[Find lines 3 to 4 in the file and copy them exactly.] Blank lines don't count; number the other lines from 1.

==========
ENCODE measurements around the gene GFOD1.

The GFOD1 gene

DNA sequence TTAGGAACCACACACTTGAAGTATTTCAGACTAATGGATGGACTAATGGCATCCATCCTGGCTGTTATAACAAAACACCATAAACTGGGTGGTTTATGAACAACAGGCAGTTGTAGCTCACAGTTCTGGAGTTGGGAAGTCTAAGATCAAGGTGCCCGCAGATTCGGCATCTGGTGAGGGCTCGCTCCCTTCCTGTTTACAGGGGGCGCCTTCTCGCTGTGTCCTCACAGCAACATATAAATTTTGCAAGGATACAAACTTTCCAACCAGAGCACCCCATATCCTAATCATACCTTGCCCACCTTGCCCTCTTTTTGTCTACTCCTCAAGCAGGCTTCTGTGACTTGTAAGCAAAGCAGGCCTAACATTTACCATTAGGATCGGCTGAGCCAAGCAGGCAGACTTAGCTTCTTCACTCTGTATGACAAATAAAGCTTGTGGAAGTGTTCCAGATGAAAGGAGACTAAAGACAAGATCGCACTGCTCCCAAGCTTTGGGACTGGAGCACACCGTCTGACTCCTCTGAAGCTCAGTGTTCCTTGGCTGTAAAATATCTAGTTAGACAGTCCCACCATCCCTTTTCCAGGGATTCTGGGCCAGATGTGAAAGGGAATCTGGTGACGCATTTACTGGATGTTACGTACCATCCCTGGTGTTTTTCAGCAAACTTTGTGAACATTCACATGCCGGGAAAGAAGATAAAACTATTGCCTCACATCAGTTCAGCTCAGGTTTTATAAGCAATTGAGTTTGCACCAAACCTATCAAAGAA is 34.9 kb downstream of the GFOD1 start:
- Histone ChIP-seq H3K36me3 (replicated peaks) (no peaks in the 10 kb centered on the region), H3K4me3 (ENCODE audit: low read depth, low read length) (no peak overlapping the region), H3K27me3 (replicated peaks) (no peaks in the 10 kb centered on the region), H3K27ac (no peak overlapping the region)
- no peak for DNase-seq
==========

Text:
DNA sequence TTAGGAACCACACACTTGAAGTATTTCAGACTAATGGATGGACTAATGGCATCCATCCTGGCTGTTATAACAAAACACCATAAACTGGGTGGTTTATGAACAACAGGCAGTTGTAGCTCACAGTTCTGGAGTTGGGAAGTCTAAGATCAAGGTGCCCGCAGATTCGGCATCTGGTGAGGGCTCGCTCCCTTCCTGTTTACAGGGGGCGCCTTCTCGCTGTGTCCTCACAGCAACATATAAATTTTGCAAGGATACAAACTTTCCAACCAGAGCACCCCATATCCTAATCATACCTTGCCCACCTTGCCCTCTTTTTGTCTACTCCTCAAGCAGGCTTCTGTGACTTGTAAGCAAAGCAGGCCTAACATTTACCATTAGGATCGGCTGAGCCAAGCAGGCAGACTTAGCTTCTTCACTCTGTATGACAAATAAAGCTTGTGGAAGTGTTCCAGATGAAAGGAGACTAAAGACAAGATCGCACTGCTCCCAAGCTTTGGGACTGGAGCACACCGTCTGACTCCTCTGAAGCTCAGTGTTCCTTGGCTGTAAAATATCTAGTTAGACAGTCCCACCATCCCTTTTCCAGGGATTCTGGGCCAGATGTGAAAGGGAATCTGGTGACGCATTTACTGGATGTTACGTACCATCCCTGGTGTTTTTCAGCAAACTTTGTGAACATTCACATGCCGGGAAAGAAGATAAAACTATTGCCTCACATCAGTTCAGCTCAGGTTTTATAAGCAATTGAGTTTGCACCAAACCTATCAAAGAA is 34.9 kb downstream of the GFOD1 start:
- Histone ChIP-seq H3K36me3 (replicated peaks) (no peaks in the 10 kb centered on the region), H3K4me3 (ENCODE audit: low read depth, low read length) (no peak overlapping the region), H3K27me3 (replicated peaks) (no peaks in the 10 kb centered on the region), H3K27ac (no peak overlapping the region)